Archive | February, 2013

George Washington and me

george washington image

For most of my life I’ve admired him from a distance.

George Washington was someone I knew from history classes in school and from biographies I’ve read as an adult.  He deserves to be remembered with gratitude for his role in the founding of our country.

But then, yesterday, the former President and I suddenly had something in common.

I went to see my primary care physician early yesterday morning with a sore throat.  I was certain it was a strep infection.  I couldn’t swallow without pain.  But then I can be dangerous when attempting to make diagnoses while surfing the Internet.  I’ve convinced myself that I’ve had all sorts of serious illnesses, just by reading WebMD.

The primary care physician took a look at my throat and suggested I head over to the ER.  Which I did.  After the usual wait, the ER doctor took one look at my throat and said, “Oh, yeah.”  I like quick diagnoses.  I never want to be anyone’s interesting case.  The ER doctor sent me up to the seventh floor to see the “ear, nose, and throat guy,” who wouldn’t be back from lunch until 1:30.

“How are you today?” he asked cheerily, as he entered the examination room.  By that time I couldn’t answer without pain.

So, he took a look at my throat and said, “George Washington died from that.”

Now, just think, George and I have something in common, with the big exception that I have access to antibiotics.  After a quick, but nasty little procedure involving a lot of blood and pus (one reason many people do not go into health care professions), I was on my way with a bunch of pills, including some Vicodin.  I even stopped in the hospital cafeteria for a little ice cream to celebrate.

On the way home in the car I remembered hearing a similar comment during the birth of our first child.  My wife had been in labor for hours and hours.  (She doesn’t want me to give the actual time, but it was a long time.)  Finally, our OB came into the delivery room and said, “Oh, a hundred years ago, you would have labored and labored and then died.  I think we should do a c-section.”  Of course we quickly agreed.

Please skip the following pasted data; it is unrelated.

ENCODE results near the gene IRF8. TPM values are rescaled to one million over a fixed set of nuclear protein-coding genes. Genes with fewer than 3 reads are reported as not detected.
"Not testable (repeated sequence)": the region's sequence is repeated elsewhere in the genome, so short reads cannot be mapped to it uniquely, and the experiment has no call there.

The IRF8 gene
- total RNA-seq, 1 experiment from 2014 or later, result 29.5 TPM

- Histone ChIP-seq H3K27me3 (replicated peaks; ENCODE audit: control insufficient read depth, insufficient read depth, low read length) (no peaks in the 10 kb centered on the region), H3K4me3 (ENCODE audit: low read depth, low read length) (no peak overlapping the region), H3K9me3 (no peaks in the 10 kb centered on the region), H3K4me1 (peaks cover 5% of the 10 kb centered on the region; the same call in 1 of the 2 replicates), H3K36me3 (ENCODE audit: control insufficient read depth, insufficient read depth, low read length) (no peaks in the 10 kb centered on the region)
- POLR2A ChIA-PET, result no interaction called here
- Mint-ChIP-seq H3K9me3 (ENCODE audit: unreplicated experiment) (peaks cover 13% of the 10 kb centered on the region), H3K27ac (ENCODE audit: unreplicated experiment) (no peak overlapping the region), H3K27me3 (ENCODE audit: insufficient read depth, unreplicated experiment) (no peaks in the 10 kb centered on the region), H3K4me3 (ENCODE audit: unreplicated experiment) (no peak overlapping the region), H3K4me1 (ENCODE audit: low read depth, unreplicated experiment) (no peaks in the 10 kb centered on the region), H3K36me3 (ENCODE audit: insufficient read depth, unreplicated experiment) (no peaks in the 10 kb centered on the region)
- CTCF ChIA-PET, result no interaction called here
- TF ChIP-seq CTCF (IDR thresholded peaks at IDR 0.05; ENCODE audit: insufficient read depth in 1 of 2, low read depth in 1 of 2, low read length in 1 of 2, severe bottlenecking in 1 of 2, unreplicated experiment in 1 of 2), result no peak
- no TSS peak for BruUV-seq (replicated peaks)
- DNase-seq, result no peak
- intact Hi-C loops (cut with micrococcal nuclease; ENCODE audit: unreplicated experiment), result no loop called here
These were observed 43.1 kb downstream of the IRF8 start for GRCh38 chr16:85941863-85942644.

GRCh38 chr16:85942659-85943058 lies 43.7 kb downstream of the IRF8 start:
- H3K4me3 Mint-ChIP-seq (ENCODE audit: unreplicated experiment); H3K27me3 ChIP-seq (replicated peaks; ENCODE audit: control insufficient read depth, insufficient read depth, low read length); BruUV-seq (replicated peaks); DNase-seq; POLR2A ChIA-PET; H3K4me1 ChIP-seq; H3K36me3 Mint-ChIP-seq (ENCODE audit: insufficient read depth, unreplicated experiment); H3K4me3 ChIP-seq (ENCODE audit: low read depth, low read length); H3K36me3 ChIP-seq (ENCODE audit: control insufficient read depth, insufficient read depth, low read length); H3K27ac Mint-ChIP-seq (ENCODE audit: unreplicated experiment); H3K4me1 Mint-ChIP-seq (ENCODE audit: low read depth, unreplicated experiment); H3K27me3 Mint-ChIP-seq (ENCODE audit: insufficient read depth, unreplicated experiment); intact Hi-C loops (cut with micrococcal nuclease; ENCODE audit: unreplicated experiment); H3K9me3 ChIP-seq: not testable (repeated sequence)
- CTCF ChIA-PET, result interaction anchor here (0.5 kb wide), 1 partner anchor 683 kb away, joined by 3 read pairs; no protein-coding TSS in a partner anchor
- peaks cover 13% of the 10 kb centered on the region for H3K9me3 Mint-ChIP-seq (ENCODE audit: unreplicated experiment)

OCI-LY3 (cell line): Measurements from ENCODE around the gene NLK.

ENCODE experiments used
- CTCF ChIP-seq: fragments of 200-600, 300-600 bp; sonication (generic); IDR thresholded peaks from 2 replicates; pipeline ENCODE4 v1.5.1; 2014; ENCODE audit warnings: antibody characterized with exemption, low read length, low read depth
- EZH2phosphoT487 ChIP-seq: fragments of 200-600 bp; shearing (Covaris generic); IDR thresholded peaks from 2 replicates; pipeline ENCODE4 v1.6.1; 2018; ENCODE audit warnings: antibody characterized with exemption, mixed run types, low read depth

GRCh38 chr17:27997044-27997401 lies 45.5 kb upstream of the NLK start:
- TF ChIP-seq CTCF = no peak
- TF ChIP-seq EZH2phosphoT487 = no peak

I’m thankful for antibiotics and other drugs. I’m thankful for the breakthroughs of modern medicine.  I suspect people will look back a hundred years from now and marvel over the painful and barbaric treatments we use today, but right now I’m more grateful than I can say to be alive (and to be the father of a very healthy 29 year old, who came into the world through a c-section).

George Washington ultimately died by suffocating.  For hours, like me, he couldn’t swallow.  And then, at the end, he couldn’t breathe.  It was a painful way to go.

I am more thankful today than I can say.  There’s nothing like a little visit to the doctor’s office to put the rest of life into perspective.

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Not feeling very Lenten this year


It’s Lent.  And I don’t feel very Lenten.

I received ashes last Wednesday during our Ash Wednesday service.  I even wore the smudge on my forehead to the grocery store after worship (which might count, in Jesus’ words, as “parading your piety before men”). On the first Sunday in Lent I preached the obligatory sermon on the story of Jesus’ temptations.  I even noted the purple fabric thoughtfully draped and wrapped throughout the sanctuary.

So, I’m trying hard to get into the spirit of the season – I really am – but it’s not happening.  And I’m probably not alone.